Radiating bright summer light and saturated with the vibrant, color-filled palette that defined Picasso’s depictions of Marie-Thérèse, Femme endormie was painted in July 1934, at the artist’s country hideaway of Boisgeloup, an impressive seventeenth-century provincial château in rural Gisors, northwest of Paris. Having tired of carting his canvases, materials, and other artistic paraphernalia around his annual summer haunts, and seeking refuge away from his familial obligations in Paris, Picasso had bought the château in 1930. He immediately converted the outdoor stables into a sculpture studio, and devoted a large, light-filled room on the second floor to painting. Though just a quick drive from the French capital, this secluded, private property was a refuge for Picasso during the early 1930s, its location reducing the likelihood of unwelcome visitors, prying acquaintances, or admirers paying an unexpected call. Boisgeloup was not only Picasso’s country residence and rural hideaway, but it served as a crucible for many of his artistic developments through this extraordinary period, a place where he could indulge in his art, as well as his muse, unimpeded. “We would joke and laugh together all day,” Marie-Thérèse later recalled of their time there together through these years, “so happy with our secret, living a totally non-bourgeois life, a bohemian love away from those people Picasso knew then...” (quoted in B. Farrell, “Picasso: His Women: The Wonder is that He Found So Much Time to Paint,” in Life, 27 December 1968, p. 74).
Ensconced together at Boisgeloup, Picasso’s creativity flourished, and he painted myriad portraits of Marie-Thérèse in a variety of poses and situations, shifting from languorous and luxuriant to upright and alert, lost in the act of reading, writing, or simply daydreaming as she moved through the château. Surrounded by the verdant landscape of Gisors, her image was often linked to the natural world: she became a goddess, a blooming flower, a sun or moon. The pair appear to have spent much of the spring and summer of 1934 there together, with the artist’s granddaughter Diana Widmaier Picasso noting that “the frantic rate at which they exchanged letters abated,” offering a clear indication of their close proximity during this period (exh. cat., op. cit., p. 32). In March, Picasso embarked on a series of paintings focusing on Marie-Thérèse reading and writing letters, sometimes alone at a desk or table, but most often in the company of one of her sisters, who appears to have joined her at Boisgeloup for a brief sojourn. Through April and May, her features proliferate in his paintings and drawings, leading to a sequence of erotically-charged reclining nudes, celebrating his passionate adoration of his lover. In these works—many of which appear as a thematic continuation of the quick, gesturally painted reclining nude studies that had preoccupied him through much of 1932—Marie-Thérèse is seen in the painting studio at Boisgeloup, posed before a folding screen or alongside the windows thrown open to the landscape beyond, the sinuous curves and voluptuous lines of her body rendered in flowing, fluid brushstrokes.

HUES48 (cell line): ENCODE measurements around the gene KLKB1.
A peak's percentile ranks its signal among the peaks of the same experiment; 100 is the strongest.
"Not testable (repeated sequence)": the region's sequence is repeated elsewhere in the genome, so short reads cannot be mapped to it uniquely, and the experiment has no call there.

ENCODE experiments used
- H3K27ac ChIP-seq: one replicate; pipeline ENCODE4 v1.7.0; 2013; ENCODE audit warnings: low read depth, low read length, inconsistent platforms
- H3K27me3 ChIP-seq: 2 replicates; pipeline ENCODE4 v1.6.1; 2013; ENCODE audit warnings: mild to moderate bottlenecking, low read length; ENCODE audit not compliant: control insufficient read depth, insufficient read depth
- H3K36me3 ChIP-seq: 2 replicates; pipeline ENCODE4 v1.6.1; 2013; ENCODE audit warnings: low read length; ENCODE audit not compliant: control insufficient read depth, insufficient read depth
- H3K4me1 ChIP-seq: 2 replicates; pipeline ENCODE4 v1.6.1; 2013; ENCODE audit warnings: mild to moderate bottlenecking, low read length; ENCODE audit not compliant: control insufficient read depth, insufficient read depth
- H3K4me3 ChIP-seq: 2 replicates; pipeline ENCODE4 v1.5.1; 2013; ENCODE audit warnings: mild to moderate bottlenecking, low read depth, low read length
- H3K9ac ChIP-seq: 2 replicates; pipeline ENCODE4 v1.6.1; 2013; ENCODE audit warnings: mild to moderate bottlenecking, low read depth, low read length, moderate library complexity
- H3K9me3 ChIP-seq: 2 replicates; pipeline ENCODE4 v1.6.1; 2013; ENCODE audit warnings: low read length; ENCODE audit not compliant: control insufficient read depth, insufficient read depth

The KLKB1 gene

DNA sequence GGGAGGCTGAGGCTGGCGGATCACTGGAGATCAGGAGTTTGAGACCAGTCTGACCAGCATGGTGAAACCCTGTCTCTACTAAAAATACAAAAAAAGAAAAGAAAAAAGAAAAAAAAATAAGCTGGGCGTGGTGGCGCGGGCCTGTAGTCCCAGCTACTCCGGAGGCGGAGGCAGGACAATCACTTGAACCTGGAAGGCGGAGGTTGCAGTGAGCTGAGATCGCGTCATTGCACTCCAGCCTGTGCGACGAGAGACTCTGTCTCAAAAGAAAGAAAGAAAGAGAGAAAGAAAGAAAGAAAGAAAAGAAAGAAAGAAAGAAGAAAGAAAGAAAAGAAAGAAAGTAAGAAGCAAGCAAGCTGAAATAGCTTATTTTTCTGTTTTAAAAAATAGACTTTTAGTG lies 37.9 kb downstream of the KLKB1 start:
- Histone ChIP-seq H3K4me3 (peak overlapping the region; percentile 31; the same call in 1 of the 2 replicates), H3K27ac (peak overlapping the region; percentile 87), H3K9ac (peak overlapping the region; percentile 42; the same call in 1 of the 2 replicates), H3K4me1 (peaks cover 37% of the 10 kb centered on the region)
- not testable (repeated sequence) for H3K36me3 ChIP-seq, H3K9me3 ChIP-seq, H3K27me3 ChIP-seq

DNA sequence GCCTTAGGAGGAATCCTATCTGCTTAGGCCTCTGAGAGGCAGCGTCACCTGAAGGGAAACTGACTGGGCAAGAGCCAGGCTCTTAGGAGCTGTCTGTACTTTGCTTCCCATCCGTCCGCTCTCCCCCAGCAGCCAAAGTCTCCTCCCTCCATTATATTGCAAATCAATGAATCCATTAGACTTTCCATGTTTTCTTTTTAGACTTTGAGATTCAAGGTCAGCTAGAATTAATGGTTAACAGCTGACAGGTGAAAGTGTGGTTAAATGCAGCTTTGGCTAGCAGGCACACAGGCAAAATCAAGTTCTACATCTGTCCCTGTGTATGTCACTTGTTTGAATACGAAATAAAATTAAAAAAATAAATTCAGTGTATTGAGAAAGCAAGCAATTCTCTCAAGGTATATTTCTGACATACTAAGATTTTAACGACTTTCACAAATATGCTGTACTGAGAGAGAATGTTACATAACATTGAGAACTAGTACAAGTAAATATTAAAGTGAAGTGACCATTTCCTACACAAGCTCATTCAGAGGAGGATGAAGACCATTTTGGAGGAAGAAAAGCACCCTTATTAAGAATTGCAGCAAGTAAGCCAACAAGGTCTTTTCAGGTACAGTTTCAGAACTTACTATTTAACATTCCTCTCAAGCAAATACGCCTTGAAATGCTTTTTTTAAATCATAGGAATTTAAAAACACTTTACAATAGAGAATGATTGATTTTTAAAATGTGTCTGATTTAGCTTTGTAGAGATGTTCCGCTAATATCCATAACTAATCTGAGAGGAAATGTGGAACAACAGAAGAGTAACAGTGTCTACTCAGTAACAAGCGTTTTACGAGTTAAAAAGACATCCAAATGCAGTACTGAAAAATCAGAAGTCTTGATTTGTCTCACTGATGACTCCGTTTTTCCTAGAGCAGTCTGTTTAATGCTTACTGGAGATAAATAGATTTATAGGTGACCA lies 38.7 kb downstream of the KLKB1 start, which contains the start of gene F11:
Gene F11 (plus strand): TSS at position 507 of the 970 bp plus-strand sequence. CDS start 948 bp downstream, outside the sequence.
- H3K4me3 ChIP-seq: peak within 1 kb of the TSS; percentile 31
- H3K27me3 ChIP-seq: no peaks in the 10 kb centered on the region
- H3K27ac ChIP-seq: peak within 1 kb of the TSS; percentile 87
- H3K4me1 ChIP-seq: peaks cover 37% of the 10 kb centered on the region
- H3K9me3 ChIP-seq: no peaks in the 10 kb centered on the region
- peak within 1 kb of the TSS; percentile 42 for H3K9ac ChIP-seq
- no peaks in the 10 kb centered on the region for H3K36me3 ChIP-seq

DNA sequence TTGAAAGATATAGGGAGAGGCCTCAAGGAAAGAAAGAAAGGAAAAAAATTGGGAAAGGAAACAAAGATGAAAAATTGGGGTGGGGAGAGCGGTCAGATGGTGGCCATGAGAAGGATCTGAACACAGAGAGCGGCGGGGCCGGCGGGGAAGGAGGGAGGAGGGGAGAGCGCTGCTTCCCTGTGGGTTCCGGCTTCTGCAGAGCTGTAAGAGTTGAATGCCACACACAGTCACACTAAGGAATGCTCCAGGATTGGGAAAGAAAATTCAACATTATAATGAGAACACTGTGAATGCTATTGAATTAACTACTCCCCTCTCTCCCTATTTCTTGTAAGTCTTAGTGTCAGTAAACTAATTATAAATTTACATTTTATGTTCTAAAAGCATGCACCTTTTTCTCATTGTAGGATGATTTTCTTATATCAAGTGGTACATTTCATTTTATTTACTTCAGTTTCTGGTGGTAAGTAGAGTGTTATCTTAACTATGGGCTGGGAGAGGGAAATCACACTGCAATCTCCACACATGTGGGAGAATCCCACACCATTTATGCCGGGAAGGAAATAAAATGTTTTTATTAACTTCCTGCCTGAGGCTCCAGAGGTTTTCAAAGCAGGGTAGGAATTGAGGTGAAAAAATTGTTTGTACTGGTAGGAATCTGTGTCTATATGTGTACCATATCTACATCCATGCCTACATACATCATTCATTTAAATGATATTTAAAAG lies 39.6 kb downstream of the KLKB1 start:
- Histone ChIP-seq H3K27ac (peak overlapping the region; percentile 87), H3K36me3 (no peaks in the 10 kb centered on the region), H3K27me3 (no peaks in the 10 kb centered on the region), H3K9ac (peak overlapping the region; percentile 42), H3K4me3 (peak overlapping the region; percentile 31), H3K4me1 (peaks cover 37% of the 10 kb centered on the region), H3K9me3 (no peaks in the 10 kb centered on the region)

Femme endormie emerged on 17 July, and is imbued with an intimacy and tenderness that stands in stark contrast to the artist’s other portraits of Marie-Thérèse from this period. On the same day that he created the present work, Picasso painted two other visions of his lover, both highly stylized, bust-length portraits in which her features were transformed into an abstract play of angular, interlocking elements. In Bust de femme (Zervos, vol. 8, no. 140), now held in the collections of The Hirshhorn Museum and Sculpture Garden in Washington, D.C., Marie-Thérèse’s familiar profile is boldly fragmented—though her sensuous lips and straight nose remain clearly visible in the very center of the overlapping planes, her eyes are cast outwards and re-aligned, so that they seem to be floating freely from her face. Two arcing curves allude to her cropped golden hair, while a dramatically architectural hat appears to balance precariously on her crown. Similarly, the vibrantly colored Tête de femme (Portland Museum of Art) presents a divided conceptualization of Marie-Thérèse’s visage, portraying her simultaneously as a moon goddess and a bright, sun-filled being, as Picasso explores the duality he detected in her character. In the complex interweaving of her features, the shifting sense of color and overlapping planes, Tête de femme appears to be a more formal exercise in construction for the artist, in which Marie-Thérèse served as a vehicle for his artistic musings.